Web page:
Former British Cycling national coach Ken Matheson has told a UK Sport investigation there was "macho and brutal" culture at British Cycling under Dave Brailsford's management, claiming he was "bullied and harassed" and as a consequence even contemplated suicide.
According to the Daily Mail, Matheson is one of at least seven individuals – including world and Olympic champion cyclists and British Cycling coaches – to have cited Brailsford when giving evidence to the UK Sport investigation.
Matheson is a long-standing and highly respected coach. He played a key role in Charly Wegelius' professional career and has helped many British riders over the years.
He confirmed the contents of the statement and the Times report to Cyclingnews.
In a personal blog post, Matheson has also called for complete separation between British Cycling and Team Sky, saying, "There is a real danger that the genuine success of members of the GB Cycling Team will be tainted by the current and forthcoming findings about Team Sky, and its already discredited General Manager, Dave Brailsford."
Brailsford's methods of ensuring success at British Cycling have come under scrutiny since the departure of his right-hand man Shane Sutton following a sexism and bullying scandal. He was also caught up in the case of the mysterious package sent to Team Sky in 2011 after giving confusing information concerning the reasons why former women's coach and now Team Wiggins manager Simon Cope couriered the medical package to Team Sky in France.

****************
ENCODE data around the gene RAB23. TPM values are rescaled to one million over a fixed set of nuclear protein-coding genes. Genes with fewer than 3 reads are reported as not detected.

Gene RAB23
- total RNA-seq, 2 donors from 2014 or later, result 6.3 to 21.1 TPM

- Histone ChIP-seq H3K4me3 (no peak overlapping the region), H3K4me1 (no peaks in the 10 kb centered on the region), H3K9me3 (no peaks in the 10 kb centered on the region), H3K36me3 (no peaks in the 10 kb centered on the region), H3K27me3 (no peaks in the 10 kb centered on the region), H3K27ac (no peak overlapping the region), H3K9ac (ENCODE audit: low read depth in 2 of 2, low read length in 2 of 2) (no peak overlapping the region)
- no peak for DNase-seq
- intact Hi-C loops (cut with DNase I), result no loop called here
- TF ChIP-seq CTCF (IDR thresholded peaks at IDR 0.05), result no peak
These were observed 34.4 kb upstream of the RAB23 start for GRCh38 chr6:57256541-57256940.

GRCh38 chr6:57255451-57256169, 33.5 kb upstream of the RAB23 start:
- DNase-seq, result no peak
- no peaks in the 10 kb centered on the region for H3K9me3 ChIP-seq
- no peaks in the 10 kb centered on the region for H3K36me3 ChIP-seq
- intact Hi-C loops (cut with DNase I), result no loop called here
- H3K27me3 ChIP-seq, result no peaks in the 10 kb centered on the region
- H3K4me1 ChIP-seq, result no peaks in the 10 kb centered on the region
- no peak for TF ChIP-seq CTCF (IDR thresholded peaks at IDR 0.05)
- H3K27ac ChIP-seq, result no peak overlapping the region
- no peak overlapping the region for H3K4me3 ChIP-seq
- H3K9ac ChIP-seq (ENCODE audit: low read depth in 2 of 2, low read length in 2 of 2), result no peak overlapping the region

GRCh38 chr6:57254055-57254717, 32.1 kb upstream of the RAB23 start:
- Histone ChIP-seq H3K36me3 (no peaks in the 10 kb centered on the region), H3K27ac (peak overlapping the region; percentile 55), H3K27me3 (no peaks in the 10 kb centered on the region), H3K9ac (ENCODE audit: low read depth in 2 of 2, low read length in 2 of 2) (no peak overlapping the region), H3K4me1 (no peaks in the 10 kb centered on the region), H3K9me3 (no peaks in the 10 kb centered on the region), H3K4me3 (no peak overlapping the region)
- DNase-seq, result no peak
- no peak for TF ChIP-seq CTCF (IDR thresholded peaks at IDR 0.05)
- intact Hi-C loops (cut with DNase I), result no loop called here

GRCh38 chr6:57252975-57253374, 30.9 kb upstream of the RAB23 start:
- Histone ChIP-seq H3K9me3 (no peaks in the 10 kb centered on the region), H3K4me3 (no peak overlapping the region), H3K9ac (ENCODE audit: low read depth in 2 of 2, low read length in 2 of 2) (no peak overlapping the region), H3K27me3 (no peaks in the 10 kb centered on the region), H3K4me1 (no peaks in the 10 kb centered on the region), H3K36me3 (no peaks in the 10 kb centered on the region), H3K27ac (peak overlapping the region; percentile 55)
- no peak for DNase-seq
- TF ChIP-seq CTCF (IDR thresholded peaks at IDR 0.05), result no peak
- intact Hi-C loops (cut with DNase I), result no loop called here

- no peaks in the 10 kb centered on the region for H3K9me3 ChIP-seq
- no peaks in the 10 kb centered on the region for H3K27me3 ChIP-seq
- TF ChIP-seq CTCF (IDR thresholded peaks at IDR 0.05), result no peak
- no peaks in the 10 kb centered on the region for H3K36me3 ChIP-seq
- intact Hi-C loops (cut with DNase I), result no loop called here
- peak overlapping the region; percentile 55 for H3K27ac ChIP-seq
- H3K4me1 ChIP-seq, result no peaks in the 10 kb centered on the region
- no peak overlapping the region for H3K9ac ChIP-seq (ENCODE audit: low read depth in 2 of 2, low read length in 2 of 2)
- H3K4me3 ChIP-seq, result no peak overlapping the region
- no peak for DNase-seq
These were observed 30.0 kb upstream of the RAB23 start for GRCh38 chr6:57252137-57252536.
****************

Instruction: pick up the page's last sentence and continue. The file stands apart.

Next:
On Wednesday the Daily Mail accused Brailsford of offering alternative stories to journalist Matt Lawton in order to 'kill' the mysterious package story.
UK Anti-Doping (UKAD) is currently carrying out an investigation to see if there was any wrongdoing.
According to the Daily Mail, UKAD visited British Cycling's headquarters in Manchester again on Thursday in an attempt to find evidence that the mysterious package contained Fluimucil, as Brailsford told the British parliamentary hearing of the Culture, Media and Sport Committee on Monday. However British Cycling said it was unable to confirm the visit.
British Cycling issued a brief statement to Cyclingnews saying "It would be inappropriate to comment on any individual submission. We will respond in full when the review is published."
"A character assassination rather than a drugs bust"
Matheson revealed on Twitter that he had signed a non-disclosure agreement when he left the governing body in 2003 but said he was "talking now and sod the gagging clause!"
He confirmed he wrote the blog on December 21, saying via Twitter: "The thoughts have been in mind for many years." He clarified he had no knowledge of any doping during his time at British Cycling, saying: "My story is a character assassination rather than a drugs bust."
He told The Times: "I have sat on this for so long but I did experience bullying and harassment so I decided to submit that statement to the inquiry."